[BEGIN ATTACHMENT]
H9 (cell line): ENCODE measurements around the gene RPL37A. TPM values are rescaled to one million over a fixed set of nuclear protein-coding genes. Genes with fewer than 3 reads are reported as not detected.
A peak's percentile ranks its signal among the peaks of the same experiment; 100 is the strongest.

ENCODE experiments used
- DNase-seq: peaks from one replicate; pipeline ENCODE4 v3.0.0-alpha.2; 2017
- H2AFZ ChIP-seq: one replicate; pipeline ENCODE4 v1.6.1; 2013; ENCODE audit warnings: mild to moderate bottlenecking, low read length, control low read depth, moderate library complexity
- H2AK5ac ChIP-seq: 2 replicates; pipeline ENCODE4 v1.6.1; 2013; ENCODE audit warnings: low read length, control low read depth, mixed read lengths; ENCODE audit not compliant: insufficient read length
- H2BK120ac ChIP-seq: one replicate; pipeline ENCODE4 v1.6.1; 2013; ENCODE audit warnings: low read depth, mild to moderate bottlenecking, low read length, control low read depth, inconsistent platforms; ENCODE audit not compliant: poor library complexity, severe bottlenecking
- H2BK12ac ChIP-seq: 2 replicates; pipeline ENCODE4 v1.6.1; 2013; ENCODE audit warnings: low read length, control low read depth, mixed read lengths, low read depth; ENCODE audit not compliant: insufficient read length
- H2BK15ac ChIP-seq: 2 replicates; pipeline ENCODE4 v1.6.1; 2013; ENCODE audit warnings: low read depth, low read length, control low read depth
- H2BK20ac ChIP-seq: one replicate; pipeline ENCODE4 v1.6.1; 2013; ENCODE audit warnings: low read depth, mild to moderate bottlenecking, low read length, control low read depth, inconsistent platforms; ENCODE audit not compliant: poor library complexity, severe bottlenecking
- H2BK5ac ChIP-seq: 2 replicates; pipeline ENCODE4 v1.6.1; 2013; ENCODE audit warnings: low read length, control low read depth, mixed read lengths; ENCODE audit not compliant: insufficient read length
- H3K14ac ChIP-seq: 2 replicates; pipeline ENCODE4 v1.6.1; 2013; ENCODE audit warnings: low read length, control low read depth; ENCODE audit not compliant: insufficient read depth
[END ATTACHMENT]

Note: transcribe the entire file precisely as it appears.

H9 (cell line): ENCODE measurements around the gene RPL37A. TPM values are rescaled to one million over a fixed set of nuclear protein-coding genes. Genes with fewer than 3 reads are reported as not detected.
A peak's percentile ranks its signal among the peaks of the same experiment; 100 is the strongest.

ENCODE experiments used
- DNase-seq: peaks from one replicate; pipeline ENCODE4 v3.0.0-alpha.2; 2017
- H2AFZ ChIP-seq: one replicate; pipeline ENCODE4 v1.6.1; 2013; ENCODE audit warnings: mild to moderate bottlenecking, low read length, control low read depth, moderate library complexity
- H2AK5ac ChIP-seq: 2 replicates; pipeline ENCODE4 v1.6.1; 2013; ENCODE audit warnings: low read length, control low read depth, mixed read lengths; ENCODE audit not compliant: insufficient read length
- H2BK120ac ChIP-seq: one replicate; pipeline ENCODE4 v1.6.1; 2013; ENCODE audit warnings: low read depth, mild to moderate bottlenecking, low read length, control low read depth, inconsistent platforms; ENCODE audit not compliant: poor library complexity, severe bottlenecking
- H2BK12ac ChIP-seq: 2 replicates; pipeline ENCODE4 v1.6.1; 2013; ENCODE audit warnings: low read length, control low read depth, mixed read lengths, low read depth; ENCODE audit not compliant: insufficient read length
- H2BK15ac ChIP-seq: 2 replicates; pipeline ENCODE4 v1.6.1; 2013; ENCODE audit warnings: low read depth, low read length, control low read depth
- H2BK20ac ChIP-seq: one replicate; pipeline ENCODE4 v1.6.1; 2013; ENCODE audit warnings: low read depth, mild to moderate bottlenecking, low read length, control low read depth, inconsistent platforms; ENCODE audit not compliant: poor library complexity, severe bottlenecking
- H2BK5ac ChIP-seq: 2 replicates; pipeline ENCODE4 v1.6.1; 2013; ENCODE audit warnings: low read length, control low read depth, mixed read lengths; ENCODE audit not compliant: insufficient read length
- H3K14ac ChIP-seq: 2 replicates; pipeline ENCODE4 v1.6.1; 2013; ENCODE audit warnings: low read length, control low read depth; ENCODE audit not compliant: insufficient read depth